(viii) A release letter to the requester, forwarding releasable responsive records with a bill (if appropriate).
(ix) A “no records” response letter to the requester if there are no responsive records, or, a denial letter, if any responsive records are withheld from release. FOIA managers may sign “no records” or “requested format not available” responses; they may also sign a letter that advises a requester the fee category sought was not determined to be appropriate, or that a fee waiver/fee reduction request was disapproved, or that a request for expedited processing has been denied. An IDA must sign any letter or document withholding responsive records. When denying records, you must tell the requester, in writing: the name and title or position of the official who made the denial determination, the basis for the denial in enough detail to permit the requester to make a decision concerning appeal, and the FOIA exemptions on which the denial is based. The denial letter must include a brief statement describing what the exemptions cover. When the initial denial is based (in whole or in part) on a security classification, this explanation should include a summary of the applicable executive order criteria for classification, as well as an explanation of how those criteria apply to the particular record in question. Estimate the volume of the records denied and provide this estimate to the requester, unless providing such an estimate would harm an interest protected by an exemption of the FOIA. This estimate should be in number of pages or, for records in other media, in some other reasonable form of estimation, unless the volume is otherwise indicated through deletions on records disclosed in part. Indicate the size and location of the redactions on the records released. You must also tell the requester how he/she can appeal the denial.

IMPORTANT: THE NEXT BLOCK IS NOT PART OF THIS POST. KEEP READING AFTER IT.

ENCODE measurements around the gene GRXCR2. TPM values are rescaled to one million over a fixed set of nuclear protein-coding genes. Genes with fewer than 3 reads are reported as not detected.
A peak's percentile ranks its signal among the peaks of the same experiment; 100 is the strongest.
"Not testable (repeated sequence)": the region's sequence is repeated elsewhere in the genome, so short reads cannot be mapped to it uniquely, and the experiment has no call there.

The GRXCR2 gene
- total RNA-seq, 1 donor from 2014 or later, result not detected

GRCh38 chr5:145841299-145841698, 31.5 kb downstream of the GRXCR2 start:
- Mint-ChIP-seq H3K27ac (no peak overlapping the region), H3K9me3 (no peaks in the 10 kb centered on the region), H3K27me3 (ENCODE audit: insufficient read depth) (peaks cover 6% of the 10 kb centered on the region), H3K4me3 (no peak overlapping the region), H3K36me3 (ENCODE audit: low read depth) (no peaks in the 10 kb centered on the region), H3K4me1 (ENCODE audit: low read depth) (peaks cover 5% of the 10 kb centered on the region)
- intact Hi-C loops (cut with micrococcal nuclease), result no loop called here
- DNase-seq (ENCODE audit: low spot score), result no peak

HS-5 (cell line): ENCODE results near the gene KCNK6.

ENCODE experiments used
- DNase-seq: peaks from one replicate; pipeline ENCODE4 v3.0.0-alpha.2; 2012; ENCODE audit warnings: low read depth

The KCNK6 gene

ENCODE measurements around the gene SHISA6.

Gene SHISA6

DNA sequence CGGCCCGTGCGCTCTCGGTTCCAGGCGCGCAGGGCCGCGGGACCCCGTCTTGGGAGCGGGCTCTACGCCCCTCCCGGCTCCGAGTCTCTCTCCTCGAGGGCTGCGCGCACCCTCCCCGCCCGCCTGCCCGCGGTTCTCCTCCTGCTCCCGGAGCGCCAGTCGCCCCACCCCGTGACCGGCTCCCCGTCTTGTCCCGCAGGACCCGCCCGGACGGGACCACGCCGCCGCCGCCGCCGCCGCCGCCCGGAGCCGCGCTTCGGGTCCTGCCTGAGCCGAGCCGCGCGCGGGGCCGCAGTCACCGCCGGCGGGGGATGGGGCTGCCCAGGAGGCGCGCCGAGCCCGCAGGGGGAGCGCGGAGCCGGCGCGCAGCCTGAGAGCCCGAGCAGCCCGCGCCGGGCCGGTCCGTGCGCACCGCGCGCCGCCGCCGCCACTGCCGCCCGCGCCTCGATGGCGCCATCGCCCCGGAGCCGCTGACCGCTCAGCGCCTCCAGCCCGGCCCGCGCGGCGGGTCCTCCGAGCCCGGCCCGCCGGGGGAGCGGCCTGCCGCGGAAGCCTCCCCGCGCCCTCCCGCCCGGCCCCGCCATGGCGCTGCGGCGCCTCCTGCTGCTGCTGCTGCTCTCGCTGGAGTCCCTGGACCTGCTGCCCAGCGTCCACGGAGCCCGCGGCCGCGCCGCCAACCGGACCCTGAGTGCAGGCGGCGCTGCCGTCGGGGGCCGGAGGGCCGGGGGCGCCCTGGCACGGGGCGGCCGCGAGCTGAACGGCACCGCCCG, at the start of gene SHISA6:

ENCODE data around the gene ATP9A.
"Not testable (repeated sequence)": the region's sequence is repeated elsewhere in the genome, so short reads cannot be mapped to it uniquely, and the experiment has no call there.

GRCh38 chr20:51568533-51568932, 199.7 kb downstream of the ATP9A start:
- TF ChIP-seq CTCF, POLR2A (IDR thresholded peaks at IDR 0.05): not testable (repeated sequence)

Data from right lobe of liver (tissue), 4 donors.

(3) Contacts with non-Air Force submitters of data. Before releasing data (information or records) submitted from outside the Air Force, determine whether you need to write to the submitter of the data for their views on releasability of their data. In many cases, this non-Air Force data may fall under FOIA Exemption 4. If it appears you must contact the submitter of the data, advise the requester in writing that you must give the submitter of the data the opportunity to comment before the Air Force decides whether to release the information. Give the submitter a reasonable period of time (30 calendar days) to object to release and provide justification for withholding the documents. If the submitter does not respond, advise the submitter in writing that you have not received a reply and plan to release the records. Provide the submitter with the reasons the Air Force will release the records, and give the submitter your expected release date (at least 2 weeks from the date of your letter). This permits the submitter time to seek a temporary restraining order (TRO) in federal court, if they can convince the judge to issue such an order. See § 806.27 for samples of language to use in Air Force letters to both the FOIA requester and nongovernment submitters. Remember to include a copy of § 806.31 as an attachment to the letter sent to the nongovernment submitter.
(i) The notice requirements of this section need not be followed if the Air Force determines that the information should not be disclosed, the information has been lawfully published or officially made available to the public, or disclosure of the information is required by law.
(ii) If the submitter objects to release of the records, but the Air Force disclosure authority considers the records releasable, tell the submitter before releasing the data. Include in the letter to the submitter a brief explanation and a specific release date at least 2 weeks from the date of the letter. Advise the submitter once a determination is made that release of the data is required under the FOIA, failure to oppose the proposed release will lead to release of submitted data. Also advise the requester such a release under the FOIA will result in the released information entering the public domain, and that subsequent requests for the same information will be answered without any formal coordination between the Air Force and the submitter, unless the information is later amended, changed, or modified. A person equal to, or higher in rank than, the denial authority makes the final decision to disclose responsive records over the submitter's objection.